In consideration of the report, I found myself with the following renewed questions:
- What is a brand value?
- What does it mean?
- Why it is important?
- How to get it, have it and keep it?
n all the world’s listed brand value descriptions the one I consider most accurate and appropriate is by Seth Godin, an author, serial entrepreneur, marketer, and public speaker. Seth described a brand value as follows:
“A brand’s value is merely the sum total of how much extra people will pay, or how often they choose, the expectations, memories, stories and relationships of one brand over the alternatives.”
Seth’s thoughts on brand value resonate with that of the late Steve Jobs, who once asserted that:
“Marketing is about values. This is a very complicated world, it’s a very noisy world. And we’re not going to get the chance to get people to remember much about us. No company is. So we have to be really clear on what we want them to know about us.”
Personally, here’s my definition of a brand value:
To me, a brand value is the more money and sales that a brand can generate from products and services of its famous brand, than other rival brands – especially competing brands, which are not famous, after its brand name has been made famous. My brand value definition lies exactly in the consumers’ belief that a product and service from a famous brand is more superior and much better than products and services from less famous brands. This means that marketing and advertising efforts have really paid off in building the brand value. Companies invest a lot of money building their brand and promising consumers what qualities and performances to expect from a brand and its products and services. For me, brand value would have been achieved if consumers give more of their hard-earned money to your brand, give more sales to your brand, hold your brand in high esteem and revere it in such a way that they will do anything to buy it, own it and be proud of it.
If CEOs, marketers and their companies want to really understand the concept of brand value, what it is, its meaning, importance, how to get it, have it and keep it; they only have to look at companies who made the list of South Africa's top 50 most valuable corporate brands for 2016. Scrutinise these companies’ products, value propositions, customer service, product guarantees, product return policies, brand promises, innovation strategies, et cetera, and then ask yourselves:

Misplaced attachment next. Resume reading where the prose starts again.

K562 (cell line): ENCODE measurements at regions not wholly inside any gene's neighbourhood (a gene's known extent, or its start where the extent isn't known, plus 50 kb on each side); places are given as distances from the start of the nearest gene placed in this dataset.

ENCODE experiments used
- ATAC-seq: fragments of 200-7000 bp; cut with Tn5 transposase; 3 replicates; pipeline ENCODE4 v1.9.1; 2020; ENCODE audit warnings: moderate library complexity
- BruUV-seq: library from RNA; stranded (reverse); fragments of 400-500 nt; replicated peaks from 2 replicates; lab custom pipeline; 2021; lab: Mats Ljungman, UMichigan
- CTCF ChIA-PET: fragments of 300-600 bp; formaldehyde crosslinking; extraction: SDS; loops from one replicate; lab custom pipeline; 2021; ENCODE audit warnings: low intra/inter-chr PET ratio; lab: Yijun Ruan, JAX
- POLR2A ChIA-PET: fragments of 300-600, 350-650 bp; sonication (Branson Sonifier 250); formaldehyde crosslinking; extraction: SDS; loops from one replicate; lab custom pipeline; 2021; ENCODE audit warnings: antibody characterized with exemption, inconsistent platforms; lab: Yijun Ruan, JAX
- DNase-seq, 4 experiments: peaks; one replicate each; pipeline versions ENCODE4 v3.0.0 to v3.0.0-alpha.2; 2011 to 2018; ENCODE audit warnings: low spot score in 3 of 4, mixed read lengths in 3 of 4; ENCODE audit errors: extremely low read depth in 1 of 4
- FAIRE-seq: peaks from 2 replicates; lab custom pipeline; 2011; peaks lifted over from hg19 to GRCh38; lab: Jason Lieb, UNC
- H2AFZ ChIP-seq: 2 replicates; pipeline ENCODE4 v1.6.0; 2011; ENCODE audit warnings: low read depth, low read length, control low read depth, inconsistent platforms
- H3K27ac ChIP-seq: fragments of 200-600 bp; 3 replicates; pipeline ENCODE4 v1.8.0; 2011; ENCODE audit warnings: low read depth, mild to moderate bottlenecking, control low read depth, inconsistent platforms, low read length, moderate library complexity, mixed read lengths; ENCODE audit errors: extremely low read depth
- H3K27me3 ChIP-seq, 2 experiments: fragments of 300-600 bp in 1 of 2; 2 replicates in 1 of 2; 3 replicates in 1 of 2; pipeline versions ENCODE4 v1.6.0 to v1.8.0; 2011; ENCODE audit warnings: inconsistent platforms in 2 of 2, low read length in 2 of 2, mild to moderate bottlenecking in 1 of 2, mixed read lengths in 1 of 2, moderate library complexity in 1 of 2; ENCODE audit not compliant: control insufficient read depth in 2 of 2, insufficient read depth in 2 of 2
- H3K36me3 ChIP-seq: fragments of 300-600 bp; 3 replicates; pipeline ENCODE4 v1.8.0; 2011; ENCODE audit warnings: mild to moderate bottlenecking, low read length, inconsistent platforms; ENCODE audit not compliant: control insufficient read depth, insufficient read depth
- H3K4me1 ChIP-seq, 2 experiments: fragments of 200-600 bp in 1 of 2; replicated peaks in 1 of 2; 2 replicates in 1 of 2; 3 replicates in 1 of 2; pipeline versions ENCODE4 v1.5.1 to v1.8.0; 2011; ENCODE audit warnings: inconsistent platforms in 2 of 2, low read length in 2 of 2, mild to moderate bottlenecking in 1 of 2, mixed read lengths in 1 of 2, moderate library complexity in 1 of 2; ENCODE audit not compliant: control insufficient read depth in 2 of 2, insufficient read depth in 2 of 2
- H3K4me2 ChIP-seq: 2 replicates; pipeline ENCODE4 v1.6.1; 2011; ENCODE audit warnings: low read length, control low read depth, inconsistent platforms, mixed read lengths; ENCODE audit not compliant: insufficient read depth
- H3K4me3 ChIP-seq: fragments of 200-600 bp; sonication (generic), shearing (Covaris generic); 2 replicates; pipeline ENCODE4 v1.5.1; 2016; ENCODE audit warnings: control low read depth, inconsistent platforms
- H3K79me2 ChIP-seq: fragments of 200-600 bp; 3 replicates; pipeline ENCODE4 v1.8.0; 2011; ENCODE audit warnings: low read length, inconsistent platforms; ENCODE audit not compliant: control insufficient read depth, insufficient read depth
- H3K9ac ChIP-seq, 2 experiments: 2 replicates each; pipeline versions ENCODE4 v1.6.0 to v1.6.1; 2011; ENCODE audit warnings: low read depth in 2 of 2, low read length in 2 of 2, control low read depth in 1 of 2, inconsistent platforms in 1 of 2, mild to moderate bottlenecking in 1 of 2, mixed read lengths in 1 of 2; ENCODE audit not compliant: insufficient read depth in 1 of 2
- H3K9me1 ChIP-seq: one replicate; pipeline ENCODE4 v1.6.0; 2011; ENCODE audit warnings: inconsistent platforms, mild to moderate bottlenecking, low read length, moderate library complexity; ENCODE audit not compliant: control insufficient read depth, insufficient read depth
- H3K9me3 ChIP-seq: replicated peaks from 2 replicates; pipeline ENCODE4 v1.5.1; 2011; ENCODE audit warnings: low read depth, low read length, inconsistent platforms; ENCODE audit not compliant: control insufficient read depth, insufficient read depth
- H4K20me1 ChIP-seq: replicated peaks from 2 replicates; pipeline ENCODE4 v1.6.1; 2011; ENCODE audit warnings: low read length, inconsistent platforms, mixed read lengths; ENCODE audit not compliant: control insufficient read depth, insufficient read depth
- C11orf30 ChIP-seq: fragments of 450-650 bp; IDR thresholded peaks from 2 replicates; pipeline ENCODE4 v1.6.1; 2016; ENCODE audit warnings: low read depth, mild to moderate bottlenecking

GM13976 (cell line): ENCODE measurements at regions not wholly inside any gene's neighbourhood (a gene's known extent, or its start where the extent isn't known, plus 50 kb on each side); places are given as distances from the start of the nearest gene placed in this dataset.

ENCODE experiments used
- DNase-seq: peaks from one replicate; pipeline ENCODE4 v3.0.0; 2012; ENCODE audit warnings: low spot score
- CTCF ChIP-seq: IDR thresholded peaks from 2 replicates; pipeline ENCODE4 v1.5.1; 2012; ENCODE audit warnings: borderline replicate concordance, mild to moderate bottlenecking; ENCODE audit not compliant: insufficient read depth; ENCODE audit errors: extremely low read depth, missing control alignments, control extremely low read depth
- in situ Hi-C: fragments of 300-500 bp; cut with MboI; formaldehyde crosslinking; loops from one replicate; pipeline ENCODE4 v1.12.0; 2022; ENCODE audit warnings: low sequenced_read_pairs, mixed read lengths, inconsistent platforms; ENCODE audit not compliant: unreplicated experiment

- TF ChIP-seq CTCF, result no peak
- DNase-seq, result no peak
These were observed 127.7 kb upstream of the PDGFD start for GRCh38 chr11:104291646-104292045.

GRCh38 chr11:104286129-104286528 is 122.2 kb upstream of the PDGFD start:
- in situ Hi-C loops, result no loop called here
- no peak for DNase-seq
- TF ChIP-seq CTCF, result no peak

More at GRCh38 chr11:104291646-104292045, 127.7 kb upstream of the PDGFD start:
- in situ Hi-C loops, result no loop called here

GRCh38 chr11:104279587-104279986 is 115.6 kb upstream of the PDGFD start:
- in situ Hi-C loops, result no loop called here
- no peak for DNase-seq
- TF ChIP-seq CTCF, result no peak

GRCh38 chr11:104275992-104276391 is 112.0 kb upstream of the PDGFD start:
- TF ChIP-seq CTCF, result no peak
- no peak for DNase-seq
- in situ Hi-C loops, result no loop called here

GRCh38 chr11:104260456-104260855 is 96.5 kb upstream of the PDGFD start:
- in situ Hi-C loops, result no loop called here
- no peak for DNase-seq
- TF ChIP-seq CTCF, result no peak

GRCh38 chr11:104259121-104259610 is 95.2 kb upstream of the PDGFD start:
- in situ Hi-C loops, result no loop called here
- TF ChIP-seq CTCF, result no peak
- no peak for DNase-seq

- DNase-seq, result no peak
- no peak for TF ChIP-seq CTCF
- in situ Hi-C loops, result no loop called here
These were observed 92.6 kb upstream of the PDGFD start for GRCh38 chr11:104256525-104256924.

- How these companies and their products and services have remained useful and relevant to their customers every time?
- Do the products offered meet the professed claims and purpose? If they do, the brand value goes up and if they don’t, it shoots steeply down.
- What are their innovation strategies at play in order to keep up with the demands of the changing markets?
- How do they keep pleasing the demanding consumer who is never satisfied?
- How do they stop the serial switcher from switching?
- Analyse the seamlessness of their service delivery and customer care. Think about this: If your phone breaks, will MTN (No. 1 on the SA Brand Value List) give you a loan phone whilst yours is being fixed if it is out of warranty? If it is within warranty, will they give you a brand new phone as a replacement with no questions asked? Such acts constitute brand value. No consumer wants to be stranded without the product they purchased if the product fails to perform.
- What about consistency and one voice? Does the store in Cape Town speaks with one voice and offer the same customer care as the store in Johannesburg or Durban?
- Brand value through brand promises: In any relationship, let alone brands, things go horribly wrong when promises and expectations have not been met. Meeting every brand expectation and every brand promise pushes up the brand value.
- What made the late South African queen of pop music, Brenda Fassie, such an unparalled and unsurpassed South African musician to date, with a brand value so high that no South African musician has managed to beat it?
- What made Michael Jordan such a valuable basketball player?
- Why is shopping at Woolworths (No. 5 on the SA Brand Value List) so much more important than shopping at any other South African grocery store? Why not Shoprite (No. 12 on the list), Spar (No. 15 on the list) or Pick n Pay (No. 19 on the list)?
- Why do consumers insist on having insurance from Old Mutual (leading insurance provider on the list at No. 18)? Why not Sanlam (No. 21), Discovery Health (No. 22), Liberty Holdings (No. 28) or Santam (No. 42)?
- What made the iPhone so valuable in the eyes of consumers?
- What makes a Porsche or a Tesla so revered with avid fans?
- What makes Disney Theme Parks timelessly enduring?